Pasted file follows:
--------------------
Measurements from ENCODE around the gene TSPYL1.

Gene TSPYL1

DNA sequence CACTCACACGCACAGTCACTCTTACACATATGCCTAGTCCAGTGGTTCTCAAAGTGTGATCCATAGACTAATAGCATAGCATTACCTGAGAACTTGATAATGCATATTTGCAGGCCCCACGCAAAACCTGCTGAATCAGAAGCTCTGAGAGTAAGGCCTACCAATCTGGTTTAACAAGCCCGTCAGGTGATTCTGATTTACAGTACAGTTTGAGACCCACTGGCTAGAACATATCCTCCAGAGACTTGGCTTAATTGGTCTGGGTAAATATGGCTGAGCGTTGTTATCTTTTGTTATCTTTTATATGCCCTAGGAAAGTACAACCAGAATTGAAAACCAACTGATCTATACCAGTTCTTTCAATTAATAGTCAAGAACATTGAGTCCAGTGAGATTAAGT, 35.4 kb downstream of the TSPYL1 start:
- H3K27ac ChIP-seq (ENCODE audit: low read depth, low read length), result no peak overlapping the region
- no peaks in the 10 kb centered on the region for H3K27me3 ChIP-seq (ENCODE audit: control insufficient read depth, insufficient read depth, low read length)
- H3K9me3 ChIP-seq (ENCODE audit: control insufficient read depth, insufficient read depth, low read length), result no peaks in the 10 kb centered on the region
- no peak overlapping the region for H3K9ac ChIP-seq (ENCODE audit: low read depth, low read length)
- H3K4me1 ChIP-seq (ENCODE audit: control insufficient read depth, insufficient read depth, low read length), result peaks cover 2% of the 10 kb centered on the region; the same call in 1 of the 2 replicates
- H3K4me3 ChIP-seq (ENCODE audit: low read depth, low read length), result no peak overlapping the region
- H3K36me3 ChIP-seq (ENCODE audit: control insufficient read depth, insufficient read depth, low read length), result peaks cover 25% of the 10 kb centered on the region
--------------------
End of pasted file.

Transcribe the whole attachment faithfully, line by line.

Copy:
Measurements from ENCODE around the gene TSPYL1.

Gene TSPYL1

DNA sequence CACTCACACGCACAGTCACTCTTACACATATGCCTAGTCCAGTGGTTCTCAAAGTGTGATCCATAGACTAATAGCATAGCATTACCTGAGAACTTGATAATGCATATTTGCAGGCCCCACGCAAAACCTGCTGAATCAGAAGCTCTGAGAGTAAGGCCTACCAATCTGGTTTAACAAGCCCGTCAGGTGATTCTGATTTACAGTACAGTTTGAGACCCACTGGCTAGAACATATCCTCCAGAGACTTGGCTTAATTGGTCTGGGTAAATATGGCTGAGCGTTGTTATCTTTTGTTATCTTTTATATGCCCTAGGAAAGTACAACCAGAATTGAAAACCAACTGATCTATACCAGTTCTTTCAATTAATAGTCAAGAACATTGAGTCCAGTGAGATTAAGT, 35.4 kb downstream of the TSPYL1 start:
- H3K27ac ChIP-seq (ENCODE audit: low read depth, low read length), result no peak overlapping the region
- no peaks in the 10 kb centered on the region for H3K27me3 ChIP-seq (ENCODE audit: control insufficient read depth, insufficient read depth, low read length)
- H3K9me3 ChIP-seq (ENCODE audit: control insufficient read depth, insufficient read depth, low read length), result no peaks in the 10 kb centered on the region
- no peak overlapping the region for H3K9ac ChIP-seq (ENCODE audit: low read depth, low read length)
- H3K4me1 ChIP-seq (ENCODE audit: control insufficient read depth, insufficient read depth, low read length), result peaks cover 2% of the 10 kb centered on the region; the same call in 1 of the 2 replicates
- H3K4me3 ChIP-seq (ENCODE audit: low read depth, low read length), result no peak overlapping the region
- H3K36me3 ChIP-seq (ENCODE audit: control insufficient read depth, insufficient read depth, low read length), result peaks cover 25% of the 10 kb centered on the region